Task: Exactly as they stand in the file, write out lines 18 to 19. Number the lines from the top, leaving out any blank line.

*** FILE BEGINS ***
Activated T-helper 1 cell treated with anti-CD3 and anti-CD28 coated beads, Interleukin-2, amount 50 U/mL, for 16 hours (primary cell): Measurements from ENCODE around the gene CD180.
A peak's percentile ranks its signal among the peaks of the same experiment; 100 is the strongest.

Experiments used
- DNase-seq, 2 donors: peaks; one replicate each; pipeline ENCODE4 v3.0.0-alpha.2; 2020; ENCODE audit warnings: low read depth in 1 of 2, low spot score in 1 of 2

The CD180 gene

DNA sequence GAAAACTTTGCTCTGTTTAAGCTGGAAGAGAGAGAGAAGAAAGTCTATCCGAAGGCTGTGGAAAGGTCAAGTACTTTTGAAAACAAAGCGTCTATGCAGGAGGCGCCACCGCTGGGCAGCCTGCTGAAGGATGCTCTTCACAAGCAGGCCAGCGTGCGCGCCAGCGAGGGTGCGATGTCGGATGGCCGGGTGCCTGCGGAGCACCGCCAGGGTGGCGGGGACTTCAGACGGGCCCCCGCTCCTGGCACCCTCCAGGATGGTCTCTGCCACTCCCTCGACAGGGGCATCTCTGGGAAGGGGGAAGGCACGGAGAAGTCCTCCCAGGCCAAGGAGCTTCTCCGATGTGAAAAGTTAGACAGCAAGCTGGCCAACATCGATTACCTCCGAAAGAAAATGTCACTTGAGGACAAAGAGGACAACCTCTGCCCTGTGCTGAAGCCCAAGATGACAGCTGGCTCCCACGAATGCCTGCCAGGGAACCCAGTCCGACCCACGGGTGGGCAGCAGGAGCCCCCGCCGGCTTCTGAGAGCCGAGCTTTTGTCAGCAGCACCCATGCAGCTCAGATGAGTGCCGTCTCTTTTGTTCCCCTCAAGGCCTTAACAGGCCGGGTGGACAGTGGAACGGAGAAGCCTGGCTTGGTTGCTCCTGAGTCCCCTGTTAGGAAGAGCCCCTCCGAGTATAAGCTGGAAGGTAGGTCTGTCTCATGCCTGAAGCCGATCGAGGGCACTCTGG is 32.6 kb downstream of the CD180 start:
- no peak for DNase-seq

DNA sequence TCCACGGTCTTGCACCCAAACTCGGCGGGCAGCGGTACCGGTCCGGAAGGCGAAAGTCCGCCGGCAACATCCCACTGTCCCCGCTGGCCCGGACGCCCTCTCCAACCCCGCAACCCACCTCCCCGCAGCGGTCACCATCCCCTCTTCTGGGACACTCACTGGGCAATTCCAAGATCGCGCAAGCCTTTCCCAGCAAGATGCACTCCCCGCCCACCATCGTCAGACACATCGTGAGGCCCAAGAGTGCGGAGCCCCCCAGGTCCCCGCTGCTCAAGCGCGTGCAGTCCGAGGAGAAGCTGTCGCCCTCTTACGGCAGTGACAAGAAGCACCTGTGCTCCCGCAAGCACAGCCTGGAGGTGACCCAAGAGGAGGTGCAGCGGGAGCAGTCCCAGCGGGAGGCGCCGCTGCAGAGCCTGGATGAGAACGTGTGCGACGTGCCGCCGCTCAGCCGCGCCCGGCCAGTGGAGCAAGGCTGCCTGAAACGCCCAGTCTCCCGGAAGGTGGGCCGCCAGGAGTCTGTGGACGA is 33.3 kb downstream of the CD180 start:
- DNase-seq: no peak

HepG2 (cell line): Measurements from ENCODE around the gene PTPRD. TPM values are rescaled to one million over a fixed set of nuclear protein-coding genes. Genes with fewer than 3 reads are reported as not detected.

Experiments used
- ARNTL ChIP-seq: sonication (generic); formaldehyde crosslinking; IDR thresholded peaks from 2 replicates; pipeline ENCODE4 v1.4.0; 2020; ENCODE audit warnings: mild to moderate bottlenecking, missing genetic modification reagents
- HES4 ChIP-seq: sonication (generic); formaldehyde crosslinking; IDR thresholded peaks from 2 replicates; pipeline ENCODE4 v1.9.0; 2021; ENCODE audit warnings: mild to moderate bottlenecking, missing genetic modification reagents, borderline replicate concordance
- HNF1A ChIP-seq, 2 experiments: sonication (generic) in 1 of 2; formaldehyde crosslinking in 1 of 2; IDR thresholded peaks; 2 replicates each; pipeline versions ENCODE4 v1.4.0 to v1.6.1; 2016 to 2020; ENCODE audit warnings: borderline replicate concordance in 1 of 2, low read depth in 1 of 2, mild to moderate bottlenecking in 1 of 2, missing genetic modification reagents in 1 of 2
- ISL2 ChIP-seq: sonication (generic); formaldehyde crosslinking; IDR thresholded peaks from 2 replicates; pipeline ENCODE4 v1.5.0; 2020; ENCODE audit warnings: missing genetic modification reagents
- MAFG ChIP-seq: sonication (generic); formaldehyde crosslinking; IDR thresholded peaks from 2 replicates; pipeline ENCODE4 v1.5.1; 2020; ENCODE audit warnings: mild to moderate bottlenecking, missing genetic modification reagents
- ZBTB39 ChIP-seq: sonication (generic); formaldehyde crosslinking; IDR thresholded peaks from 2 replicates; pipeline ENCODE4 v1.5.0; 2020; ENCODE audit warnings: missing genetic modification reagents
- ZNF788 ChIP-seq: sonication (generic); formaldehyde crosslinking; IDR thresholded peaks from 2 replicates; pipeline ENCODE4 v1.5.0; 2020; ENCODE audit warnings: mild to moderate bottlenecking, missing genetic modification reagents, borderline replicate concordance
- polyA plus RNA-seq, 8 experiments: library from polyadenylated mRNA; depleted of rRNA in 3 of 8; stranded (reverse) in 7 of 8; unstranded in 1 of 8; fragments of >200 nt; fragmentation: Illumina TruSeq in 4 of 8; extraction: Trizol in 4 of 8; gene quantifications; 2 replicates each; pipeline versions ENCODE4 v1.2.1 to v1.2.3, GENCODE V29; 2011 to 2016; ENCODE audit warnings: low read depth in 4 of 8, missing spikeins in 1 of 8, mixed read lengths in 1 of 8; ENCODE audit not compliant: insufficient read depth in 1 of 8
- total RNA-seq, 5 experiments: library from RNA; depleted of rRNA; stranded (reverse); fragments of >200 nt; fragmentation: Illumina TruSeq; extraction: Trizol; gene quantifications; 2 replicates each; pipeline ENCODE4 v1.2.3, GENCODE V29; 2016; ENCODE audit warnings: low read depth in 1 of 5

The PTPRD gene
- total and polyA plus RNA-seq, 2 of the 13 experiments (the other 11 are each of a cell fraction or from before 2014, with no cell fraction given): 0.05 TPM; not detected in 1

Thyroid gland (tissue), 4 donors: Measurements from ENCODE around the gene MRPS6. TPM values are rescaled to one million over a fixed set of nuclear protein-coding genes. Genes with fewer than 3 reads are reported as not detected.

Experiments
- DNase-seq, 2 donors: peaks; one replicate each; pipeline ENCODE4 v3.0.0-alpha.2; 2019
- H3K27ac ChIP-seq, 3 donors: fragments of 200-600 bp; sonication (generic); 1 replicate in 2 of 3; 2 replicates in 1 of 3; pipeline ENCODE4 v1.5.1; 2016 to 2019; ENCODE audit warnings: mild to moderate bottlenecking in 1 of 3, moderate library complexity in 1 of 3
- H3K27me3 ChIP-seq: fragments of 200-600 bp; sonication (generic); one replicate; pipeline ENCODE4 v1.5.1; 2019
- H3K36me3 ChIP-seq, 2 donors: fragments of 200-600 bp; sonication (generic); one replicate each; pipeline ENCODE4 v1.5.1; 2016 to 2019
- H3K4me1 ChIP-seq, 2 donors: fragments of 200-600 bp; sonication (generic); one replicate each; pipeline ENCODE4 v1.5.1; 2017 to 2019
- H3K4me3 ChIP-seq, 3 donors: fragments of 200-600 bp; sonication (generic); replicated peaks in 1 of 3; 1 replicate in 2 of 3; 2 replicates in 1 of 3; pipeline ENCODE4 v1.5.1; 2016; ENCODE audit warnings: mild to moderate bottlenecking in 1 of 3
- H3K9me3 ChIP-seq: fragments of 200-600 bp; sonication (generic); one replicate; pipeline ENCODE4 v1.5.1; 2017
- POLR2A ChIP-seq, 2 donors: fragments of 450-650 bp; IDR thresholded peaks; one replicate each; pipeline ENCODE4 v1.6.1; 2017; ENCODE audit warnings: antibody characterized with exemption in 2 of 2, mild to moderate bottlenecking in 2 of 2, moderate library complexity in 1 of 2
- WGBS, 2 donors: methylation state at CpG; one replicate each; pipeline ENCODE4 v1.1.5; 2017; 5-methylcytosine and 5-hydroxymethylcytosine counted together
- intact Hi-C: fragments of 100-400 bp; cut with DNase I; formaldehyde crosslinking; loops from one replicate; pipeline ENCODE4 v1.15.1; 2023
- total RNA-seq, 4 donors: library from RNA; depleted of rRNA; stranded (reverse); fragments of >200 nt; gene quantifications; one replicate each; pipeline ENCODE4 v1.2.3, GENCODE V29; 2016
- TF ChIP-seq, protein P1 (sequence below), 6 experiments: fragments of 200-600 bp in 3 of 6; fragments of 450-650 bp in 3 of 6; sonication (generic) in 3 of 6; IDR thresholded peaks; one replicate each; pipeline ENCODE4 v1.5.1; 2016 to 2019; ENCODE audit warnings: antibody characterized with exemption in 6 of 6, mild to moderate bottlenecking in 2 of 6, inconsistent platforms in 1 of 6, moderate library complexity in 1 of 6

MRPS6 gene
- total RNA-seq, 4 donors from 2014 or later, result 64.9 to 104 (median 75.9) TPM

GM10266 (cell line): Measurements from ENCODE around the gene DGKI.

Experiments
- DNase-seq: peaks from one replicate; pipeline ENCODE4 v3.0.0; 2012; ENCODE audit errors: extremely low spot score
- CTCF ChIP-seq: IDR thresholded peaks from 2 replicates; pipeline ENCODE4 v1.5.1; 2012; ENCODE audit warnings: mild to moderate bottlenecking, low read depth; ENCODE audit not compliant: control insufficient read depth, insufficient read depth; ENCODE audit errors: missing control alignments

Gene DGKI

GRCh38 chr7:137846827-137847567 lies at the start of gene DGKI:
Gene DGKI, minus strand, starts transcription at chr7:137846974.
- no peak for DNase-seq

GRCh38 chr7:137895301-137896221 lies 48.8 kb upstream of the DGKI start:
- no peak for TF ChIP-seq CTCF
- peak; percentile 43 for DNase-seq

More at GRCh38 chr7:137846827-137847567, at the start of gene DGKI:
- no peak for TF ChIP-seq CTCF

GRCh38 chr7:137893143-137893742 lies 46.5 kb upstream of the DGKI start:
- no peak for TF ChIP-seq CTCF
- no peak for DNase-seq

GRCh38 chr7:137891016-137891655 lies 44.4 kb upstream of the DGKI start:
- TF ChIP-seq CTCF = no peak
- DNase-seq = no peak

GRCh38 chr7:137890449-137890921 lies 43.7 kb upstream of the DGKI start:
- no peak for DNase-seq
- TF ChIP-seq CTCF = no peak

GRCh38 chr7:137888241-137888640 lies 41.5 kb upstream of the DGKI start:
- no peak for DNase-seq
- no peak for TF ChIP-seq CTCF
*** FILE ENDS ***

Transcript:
- ZNF788 ChIP-seq: sonication (generic); formaldehyde crosslinking; IDR thresholded peaks from 2 replicates; pipeline ENCODE4 v1.5.0; 2020; ENCODE audit warnings: mild to moderate bottlenecking, missing genetic modification reagents, borderline replicate concordance
- polyA plus RNA-seq, 8 experiments: library from polyadenylated mRNA; depleted of rRNA in 3 of 8; stranded (reverse) in 7 of 8; unstranded in 1 of 8; fragments of >200 nt; fragmentation: Illumina TruSeq in 4 of 8; extraction: Trizol in 4 of 8; gene quantifications; 2 replicates each; pipeline versions ENCODE4 v1.2.1 to v1.2.3, GENCODE V29; 2011 to 2016; ENCODE audit warnings: low read depth in 4 of 8, missing spikeins in 1 of 8, mixed read lengths in 1 of 8; ENCODE audit not compliant: insufficient read depth in 1 of 8